While we recommend using RADIUS and incorporating your directory in any authentication process using NPS etc. sometimes, that doesn't work. An example is when you are trying to add two-factor authentication for non-console administrative access in Windows. (It can be done in Linux using pam-radius for sudo.) And this is a big hole as it allows pass-the-hash attacks in Windows environments and it's now a requirement for PCI-DSS 3.2 and for many cyber-insurance policies. Many two-step authentication systems don't actually protect from pass-the-hash attacks.
WiKID plugs this hole with our Native AD 2FA protocol. To use it, a special WiKID domain is created that pushes the passcode to AD as the user's password before sending it to the user's WiKID software token. The user logs in with the WiKID passcode and at the passcode expiration (which is configurable) the WiKID server over-writes the passcode with a long random string. This means that if an attacker has compromised the machine an admin is logging into, they would need to pass-the-hash in real time. If they were using RDP, the logged-in admin would see the attackers session request! Once the passcode is expired, the hash is no longer valid.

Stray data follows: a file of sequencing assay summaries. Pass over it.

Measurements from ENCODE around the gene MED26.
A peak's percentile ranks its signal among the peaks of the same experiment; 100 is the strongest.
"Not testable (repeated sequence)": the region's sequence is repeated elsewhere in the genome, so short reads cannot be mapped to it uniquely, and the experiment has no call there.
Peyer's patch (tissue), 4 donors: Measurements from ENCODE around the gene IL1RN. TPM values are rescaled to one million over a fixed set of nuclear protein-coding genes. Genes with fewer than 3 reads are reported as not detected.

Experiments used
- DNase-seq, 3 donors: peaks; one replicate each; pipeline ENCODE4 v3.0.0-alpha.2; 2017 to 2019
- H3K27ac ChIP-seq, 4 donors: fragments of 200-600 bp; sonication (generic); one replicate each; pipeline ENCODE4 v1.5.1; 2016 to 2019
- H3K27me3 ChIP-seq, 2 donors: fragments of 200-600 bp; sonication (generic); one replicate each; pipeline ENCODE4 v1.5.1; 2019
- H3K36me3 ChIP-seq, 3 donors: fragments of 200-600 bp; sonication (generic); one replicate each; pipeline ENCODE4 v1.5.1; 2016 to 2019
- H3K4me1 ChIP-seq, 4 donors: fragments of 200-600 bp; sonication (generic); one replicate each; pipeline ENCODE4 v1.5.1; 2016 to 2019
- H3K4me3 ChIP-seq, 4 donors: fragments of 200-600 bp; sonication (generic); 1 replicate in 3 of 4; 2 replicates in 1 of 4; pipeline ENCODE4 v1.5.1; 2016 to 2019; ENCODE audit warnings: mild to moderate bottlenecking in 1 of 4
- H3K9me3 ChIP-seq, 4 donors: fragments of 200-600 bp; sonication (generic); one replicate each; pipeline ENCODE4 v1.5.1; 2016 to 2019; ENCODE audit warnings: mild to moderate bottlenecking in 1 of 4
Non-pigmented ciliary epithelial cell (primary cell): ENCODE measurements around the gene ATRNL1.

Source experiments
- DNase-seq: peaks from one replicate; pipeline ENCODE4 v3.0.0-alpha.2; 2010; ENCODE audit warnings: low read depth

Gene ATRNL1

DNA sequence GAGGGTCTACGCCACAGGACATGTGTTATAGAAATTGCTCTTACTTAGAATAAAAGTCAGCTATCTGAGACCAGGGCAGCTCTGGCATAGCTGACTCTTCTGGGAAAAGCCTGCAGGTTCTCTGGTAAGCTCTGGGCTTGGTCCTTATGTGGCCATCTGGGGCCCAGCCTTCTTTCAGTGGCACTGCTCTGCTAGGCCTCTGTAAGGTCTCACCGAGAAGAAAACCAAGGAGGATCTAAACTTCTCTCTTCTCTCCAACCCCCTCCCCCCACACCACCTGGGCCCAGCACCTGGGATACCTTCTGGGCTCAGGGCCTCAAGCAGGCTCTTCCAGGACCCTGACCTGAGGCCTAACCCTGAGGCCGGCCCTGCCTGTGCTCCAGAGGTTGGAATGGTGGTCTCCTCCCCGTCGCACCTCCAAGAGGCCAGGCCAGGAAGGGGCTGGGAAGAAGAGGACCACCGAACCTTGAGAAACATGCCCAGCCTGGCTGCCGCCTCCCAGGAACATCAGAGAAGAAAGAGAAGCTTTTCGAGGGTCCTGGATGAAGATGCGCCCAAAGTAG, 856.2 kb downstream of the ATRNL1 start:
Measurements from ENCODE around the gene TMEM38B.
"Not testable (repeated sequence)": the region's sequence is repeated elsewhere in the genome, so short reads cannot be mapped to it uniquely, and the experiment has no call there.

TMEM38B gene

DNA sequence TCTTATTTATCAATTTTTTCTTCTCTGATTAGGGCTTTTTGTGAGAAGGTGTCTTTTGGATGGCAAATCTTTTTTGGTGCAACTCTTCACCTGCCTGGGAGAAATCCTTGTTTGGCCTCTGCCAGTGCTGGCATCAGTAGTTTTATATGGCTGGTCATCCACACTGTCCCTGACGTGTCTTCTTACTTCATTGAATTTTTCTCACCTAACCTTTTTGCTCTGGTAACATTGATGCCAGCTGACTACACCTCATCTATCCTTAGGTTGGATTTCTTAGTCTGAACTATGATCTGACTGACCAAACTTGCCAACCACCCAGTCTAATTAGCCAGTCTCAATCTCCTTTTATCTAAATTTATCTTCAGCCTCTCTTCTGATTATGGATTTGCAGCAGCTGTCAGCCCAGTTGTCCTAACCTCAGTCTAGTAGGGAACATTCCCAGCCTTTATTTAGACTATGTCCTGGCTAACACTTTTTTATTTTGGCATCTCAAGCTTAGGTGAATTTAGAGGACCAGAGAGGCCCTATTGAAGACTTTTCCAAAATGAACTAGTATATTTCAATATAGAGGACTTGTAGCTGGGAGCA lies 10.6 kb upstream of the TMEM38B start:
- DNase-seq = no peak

Note that the protocol also can be used as a password reset for regular Windows users. Isn't using 2FA better than security questions or a helpdesk call?
There is no software to install on the Windows clients or on the domain controller. It is much cheaper than implementing smart-cards. It is a simple, inexpensive, elegant solution that greatly increases the security of Windows environments.
Download the free Evaluation of the WiKID Strong Authentication Server today!
Please note that this solution is very non-invasive to your AD configuration! It doesn't require any changes to your AD server (except for requirements like the CA role). It will not affect any users at all until they request an OTP from the WiKID server, which triggers their password to be overwritten. To 'remove' a user, just change their password manually.